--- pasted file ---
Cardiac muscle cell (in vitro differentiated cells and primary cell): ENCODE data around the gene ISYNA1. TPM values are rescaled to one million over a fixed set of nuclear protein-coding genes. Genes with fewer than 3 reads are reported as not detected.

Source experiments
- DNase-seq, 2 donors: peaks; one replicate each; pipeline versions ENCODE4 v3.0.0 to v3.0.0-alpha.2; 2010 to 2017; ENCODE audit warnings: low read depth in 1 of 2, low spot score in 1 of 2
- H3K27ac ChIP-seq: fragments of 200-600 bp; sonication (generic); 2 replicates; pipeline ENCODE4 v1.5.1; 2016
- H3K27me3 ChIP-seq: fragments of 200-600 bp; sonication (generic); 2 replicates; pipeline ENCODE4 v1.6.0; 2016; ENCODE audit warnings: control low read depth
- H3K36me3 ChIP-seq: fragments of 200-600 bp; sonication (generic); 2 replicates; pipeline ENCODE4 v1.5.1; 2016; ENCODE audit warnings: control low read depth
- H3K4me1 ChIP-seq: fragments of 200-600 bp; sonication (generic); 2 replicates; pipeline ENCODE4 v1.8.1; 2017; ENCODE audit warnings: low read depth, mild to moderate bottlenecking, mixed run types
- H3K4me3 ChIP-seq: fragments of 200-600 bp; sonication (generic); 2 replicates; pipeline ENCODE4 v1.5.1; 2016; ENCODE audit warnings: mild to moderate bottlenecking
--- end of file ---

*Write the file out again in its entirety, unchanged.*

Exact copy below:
Cardiac muscle cell (in vitro differentiated cells and primary cell): ENCODE data around the gene ISYNA1. TPM values are rescaled to one million over a fixed set of nuclear protein-coding genes. Genes with fewer than 3 reads are reported as not detected.

Source experiments
- DNase-seq, 2 donors: peaks; one replicate each; pipeline versions ENCODE4 v3.0.0 to v3.0.0-alpha.2; 2010 to 2017; ENCODE audit warnings: low read depth in 1 of 2, low spot score in 1 of 2
- H3K27ac ChIP-seq: fragments of 200-600 bp; sonication (generic); 2 replicates; pipeline ENCODE4 v1.5.1; 2016
- H3K27me3 ChIP-seq: fragments of 200-600 bp; sonication (generic); 2 replicates; pipeline ENCODE4 v1.6.0; 2016; ENCODE audit warnings: control low read depth
- H3K36me3 ChIP-seq: fragments of 200-600 bp; sonication (generic); 2 replicates; pipeline ENCODE4 v1.5.1; 2016; ENCODE audit warnings: control low read depth
- H3K4me1 ChIP-seq: fragments of 200-600 bp; sonication (generic); 2 replicates; pipeline ENCODE4 v1.8.1; 2017; ENCODE audit warnings: low read depth, mild to moderate bottlenecking, mixed run types
- H3K4me3 ChIP-seq: fragments of 200-600 bp; sonication (generic); 2 replicates; pipeline ENCODE4 v1.5.1; 2016; ENCODE audit warnings: mild to moderate bottlenecking